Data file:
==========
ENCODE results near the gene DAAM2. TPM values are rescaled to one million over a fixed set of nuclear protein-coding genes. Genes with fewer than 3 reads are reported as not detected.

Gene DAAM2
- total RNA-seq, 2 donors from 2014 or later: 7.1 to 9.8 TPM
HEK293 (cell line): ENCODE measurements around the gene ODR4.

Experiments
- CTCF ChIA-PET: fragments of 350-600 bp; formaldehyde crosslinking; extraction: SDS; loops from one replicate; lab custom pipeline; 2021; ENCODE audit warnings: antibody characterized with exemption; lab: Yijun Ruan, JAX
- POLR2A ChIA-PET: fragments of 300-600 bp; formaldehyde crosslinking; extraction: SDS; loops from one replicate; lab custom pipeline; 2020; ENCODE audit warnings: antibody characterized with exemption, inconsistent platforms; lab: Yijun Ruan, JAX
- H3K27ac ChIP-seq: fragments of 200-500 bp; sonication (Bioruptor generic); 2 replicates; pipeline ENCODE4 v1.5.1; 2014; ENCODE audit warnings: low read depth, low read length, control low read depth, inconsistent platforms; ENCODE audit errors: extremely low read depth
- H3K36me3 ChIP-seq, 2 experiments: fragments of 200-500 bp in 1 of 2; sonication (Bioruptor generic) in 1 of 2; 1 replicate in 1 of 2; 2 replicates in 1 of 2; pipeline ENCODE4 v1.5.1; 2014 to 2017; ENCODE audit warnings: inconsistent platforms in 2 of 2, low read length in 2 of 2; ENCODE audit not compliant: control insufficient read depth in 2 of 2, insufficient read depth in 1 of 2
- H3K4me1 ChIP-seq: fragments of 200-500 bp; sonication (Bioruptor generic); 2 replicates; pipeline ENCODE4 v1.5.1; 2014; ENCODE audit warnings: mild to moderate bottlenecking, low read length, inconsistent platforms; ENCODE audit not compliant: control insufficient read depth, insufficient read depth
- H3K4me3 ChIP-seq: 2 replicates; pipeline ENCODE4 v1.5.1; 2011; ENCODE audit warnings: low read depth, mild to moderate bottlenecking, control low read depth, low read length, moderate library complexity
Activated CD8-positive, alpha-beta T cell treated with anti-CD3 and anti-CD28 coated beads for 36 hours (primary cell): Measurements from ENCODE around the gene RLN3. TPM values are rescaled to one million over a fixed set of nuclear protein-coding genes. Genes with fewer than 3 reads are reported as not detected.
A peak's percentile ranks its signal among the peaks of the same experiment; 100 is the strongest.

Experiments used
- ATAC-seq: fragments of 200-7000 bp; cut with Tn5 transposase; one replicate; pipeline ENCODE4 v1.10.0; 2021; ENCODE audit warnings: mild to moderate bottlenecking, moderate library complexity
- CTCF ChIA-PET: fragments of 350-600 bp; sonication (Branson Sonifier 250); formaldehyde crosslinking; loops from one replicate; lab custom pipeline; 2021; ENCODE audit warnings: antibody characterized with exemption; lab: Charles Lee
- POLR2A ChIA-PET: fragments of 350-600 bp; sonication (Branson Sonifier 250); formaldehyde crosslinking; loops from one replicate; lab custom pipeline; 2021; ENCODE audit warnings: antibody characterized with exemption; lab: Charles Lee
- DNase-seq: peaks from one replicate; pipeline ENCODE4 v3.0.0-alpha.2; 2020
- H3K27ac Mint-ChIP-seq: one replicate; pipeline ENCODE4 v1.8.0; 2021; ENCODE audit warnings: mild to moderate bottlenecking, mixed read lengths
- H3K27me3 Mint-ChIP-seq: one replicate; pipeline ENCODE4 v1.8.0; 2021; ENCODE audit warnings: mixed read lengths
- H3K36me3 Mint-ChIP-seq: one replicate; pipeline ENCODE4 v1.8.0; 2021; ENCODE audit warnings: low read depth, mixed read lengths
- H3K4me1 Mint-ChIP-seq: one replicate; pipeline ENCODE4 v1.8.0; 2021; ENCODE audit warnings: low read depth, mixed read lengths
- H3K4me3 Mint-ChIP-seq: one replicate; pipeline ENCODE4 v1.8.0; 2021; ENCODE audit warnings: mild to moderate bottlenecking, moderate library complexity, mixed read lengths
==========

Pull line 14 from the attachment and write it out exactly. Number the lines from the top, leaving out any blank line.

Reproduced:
Experiments used